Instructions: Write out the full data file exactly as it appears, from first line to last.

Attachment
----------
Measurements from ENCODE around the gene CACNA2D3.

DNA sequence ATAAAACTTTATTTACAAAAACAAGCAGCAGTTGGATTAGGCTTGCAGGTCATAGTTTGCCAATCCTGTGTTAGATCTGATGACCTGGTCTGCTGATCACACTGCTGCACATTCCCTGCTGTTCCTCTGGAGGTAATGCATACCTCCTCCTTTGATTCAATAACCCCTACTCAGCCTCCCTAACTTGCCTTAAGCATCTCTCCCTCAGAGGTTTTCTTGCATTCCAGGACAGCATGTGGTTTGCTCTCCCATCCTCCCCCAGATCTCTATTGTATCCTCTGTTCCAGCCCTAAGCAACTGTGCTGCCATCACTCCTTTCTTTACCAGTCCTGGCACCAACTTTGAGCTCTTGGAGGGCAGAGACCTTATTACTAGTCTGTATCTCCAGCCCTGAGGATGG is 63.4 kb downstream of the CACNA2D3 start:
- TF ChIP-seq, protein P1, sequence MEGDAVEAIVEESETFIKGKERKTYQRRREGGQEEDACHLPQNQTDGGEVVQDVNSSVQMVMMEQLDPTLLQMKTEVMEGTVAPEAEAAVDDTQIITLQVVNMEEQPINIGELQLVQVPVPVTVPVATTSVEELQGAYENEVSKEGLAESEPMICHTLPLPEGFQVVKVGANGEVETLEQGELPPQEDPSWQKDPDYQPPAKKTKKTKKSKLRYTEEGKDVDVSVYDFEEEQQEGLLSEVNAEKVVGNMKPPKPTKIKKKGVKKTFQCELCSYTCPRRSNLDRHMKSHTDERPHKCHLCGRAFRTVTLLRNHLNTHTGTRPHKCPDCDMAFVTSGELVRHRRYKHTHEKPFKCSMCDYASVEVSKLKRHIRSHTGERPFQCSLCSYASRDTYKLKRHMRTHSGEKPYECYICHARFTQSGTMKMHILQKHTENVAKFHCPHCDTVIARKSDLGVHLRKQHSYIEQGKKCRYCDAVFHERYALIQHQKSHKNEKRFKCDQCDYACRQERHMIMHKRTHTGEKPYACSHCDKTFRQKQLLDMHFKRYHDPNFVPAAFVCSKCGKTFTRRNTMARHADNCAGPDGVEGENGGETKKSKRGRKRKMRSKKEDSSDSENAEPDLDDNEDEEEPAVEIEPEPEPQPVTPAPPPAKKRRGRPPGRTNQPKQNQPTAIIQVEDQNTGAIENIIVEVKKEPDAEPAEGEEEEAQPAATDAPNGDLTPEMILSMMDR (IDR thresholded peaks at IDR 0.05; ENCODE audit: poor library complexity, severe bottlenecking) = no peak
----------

Measurements from ENCODE around the gene CACNA2D3.

DNA sequence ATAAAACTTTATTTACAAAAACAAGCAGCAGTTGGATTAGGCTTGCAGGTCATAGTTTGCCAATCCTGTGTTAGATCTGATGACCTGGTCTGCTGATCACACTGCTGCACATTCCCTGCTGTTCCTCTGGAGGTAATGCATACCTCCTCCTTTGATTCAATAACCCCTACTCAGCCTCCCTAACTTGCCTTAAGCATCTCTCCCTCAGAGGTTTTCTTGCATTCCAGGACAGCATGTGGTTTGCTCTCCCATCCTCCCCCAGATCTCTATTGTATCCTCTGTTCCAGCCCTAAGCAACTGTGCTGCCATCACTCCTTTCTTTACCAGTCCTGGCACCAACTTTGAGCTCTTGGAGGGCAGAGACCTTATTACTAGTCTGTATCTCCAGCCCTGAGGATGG is 63.4 kb downstream of the CACNA2D3 start:
- TF ChIP-seq, protein P1, sequence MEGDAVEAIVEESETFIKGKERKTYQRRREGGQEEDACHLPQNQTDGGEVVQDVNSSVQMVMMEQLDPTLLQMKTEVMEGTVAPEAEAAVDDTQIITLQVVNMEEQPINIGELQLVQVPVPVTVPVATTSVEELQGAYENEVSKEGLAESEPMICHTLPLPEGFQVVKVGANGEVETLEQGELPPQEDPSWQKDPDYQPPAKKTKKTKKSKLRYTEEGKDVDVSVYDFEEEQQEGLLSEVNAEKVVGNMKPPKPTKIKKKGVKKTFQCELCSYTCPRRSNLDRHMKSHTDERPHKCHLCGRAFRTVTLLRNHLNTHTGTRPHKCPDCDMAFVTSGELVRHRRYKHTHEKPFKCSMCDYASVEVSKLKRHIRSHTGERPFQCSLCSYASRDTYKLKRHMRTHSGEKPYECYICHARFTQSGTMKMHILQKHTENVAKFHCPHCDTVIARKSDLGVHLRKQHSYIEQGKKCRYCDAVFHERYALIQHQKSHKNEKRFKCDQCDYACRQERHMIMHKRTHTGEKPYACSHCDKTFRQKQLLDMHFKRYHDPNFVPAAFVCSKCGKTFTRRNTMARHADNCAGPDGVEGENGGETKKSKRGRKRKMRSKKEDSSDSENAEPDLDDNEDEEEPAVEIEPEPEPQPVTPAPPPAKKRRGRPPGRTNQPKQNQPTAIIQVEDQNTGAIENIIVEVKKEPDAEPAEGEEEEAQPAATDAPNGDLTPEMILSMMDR (IDR thresholded peaks at IDR 0.05; ENCODE audit: poor library complexity, severe bottlenecking) = no peak